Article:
Sky boxes across the country have surprised their owners with a message about the benefits of open source software - apparently in a bid to head off a legal tussle from free software fans.
Sky+ HD boxes, used to receive the subscription-based satellite TV service, have tonight been flashing up a message when they are first switched on pointing their users at a page on Sky's website about the values and benefits of open source software.
On the page, Sky explains its use of open source software thusly: "Open Source Software is typically developed by communities that share an interest in that software and actively use and support it. This passion leads to high quality, reliable software that can be tailored for specific purposes. Sky has found a number of Open Source Software developments that provide capabilities that benefit the software used in the Sky+ HD box and in using the Open Source Software we and our customers also benefit from the ongoing support of the Open Source community."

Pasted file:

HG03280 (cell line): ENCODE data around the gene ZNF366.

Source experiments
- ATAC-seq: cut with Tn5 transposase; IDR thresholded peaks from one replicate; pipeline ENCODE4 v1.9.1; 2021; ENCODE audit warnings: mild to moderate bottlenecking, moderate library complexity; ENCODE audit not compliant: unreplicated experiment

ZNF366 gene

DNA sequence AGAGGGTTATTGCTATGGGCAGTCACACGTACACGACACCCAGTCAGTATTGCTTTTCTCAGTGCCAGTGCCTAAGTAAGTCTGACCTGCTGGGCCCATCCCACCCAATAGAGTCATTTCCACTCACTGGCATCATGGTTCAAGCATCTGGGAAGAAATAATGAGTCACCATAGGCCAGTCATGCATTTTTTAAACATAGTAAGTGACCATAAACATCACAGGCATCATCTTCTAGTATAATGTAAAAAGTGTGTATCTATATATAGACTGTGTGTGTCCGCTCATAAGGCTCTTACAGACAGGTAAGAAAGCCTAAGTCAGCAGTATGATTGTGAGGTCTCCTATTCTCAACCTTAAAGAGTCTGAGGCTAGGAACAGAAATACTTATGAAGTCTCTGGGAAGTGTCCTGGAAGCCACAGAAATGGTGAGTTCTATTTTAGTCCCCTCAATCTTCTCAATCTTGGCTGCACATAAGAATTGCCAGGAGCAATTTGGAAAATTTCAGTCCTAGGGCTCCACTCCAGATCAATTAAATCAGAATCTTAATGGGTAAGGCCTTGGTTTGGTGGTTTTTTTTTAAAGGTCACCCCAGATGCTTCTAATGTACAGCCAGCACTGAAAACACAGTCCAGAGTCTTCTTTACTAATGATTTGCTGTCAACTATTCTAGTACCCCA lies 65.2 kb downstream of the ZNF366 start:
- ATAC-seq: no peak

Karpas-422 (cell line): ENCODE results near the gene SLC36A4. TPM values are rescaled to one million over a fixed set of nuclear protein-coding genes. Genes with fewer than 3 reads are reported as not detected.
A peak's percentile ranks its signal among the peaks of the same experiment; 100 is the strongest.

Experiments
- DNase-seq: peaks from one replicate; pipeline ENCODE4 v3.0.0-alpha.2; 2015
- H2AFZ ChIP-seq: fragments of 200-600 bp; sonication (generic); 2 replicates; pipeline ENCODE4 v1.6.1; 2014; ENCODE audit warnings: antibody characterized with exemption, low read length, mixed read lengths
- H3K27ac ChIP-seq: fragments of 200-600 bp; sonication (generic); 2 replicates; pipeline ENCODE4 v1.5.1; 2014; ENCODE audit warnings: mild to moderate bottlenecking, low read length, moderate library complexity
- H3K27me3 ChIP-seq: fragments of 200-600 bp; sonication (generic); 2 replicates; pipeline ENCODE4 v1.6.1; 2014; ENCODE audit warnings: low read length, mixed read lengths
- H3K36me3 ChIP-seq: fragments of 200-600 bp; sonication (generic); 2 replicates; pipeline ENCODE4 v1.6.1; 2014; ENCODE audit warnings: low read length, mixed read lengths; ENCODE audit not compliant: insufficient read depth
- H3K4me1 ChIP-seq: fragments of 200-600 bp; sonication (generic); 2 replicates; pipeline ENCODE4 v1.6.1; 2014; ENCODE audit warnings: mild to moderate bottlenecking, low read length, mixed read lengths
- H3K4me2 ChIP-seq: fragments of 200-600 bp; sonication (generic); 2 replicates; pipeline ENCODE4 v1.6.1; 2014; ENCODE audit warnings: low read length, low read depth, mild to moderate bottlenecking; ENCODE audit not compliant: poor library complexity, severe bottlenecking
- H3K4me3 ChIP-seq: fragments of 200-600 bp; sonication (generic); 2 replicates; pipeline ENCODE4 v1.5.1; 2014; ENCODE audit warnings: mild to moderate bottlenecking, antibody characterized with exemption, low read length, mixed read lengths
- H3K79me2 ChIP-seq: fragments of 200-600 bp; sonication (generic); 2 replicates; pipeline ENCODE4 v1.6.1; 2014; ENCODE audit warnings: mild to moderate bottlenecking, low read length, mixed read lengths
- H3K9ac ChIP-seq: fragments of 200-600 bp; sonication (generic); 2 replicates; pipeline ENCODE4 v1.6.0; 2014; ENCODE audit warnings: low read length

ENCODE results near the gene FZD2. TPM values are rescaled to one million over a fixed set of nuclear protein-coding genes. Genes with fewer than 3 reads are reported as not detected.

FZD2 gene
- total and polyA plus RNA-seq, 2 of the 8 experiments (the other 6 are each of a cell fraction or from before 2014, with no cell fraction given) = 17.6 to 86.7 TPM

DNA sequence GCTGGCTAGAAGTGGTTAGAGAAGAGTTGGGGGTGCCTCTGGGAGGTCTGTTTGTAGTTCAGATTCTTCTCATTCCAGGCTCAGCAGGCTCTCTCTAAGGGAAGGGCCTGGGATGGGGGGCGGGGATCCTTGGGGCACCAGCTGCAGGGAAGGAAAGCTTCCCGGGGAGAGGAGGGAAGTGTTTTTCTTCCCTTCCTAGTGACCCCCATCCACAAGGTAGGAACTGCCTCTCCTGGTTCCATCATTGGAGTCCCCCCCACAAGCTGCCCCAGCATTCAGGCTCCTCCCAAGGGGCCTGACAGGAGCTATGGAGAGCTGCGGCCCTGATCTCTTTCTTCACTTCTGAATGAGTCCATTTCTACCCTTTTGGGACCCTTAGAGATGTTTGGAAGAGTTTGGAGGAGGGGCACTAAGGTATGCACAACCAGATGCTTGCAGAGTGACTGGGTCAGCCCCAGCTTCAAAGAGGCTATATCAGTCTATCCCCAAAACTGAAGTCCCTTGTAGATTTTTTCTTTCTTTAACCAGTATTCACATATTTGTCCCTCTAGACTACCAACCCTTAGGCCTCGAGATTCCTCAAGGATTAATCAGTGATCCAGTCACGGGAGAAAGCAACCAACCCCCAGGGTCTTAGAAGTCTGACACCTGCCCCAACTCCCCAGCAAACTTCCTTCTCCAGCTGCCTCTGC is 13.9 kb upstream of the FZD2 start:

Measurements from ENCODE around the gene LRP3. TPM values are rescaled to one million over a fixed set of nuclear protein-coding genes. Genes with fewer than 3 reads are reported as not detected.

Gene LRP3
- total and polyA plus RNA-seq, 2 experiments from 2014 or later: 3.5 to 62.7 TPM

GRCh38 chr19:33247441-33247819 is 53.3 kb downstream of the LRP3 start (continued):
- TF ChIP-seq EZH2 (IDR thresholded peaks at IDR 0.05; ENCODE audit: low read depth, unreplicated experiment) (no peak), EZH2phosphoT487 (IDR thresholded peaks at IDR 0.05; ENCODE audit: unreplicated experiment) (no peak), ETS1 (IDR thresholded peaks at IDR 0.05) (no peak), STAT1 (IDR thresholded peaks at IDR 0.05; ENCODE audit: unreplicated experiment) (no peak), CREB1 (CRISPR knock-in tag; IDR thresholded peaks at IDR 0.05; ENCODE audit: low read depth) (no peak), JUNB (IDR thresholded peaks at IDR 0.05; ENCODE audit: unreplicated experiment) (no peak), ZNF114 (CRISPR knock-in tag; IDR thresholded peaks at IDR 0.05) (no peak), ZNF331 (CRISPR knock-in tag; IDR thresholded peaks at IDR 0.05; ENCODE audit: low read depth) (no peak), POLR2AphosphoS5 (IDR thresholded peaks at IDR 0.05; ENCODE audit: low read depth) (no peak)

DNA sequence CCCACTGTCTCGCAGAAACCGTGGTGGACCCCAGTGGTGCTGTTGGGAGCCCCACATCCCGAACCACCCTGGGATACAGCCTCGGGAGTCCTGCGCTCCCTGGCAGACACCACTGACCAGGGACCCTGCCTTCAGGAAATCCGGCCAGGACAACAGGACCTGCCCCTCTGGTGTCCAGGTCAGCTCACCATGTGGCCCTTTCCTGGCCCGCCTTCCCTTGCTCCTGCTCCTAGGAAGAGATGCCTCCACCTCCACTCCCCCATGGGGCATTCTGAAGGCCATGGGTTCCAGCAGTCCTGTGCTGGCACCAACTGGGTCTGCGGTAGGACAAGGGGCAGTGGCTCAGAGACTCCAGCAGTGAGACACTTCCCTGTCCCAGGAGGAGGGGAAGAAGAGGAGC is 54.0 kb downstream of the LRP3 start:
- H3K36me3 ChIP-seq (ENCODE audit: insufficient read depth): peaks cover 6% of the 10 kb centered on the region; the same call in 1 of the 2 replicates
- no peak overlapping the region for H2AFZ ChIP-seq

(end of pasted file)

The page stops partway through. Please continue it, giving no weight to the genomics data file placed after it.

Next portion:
While the message has only just appeared, what's harder to believe is that Sky is only just switching to open source. A more likely explanation is that the company has been alerted to its obligations under the GNU General Public Licence to provide copies of the source code for all open source portions of the software used on the Sky+ HD boxes.
Not wishing to get caught in legal wrangling, Sky has apparently done so in the most expeditious way possible: an 'update' that flags the use of open source software with users of the Sky+ HD boxes and points them towards a page from which they can download the source code.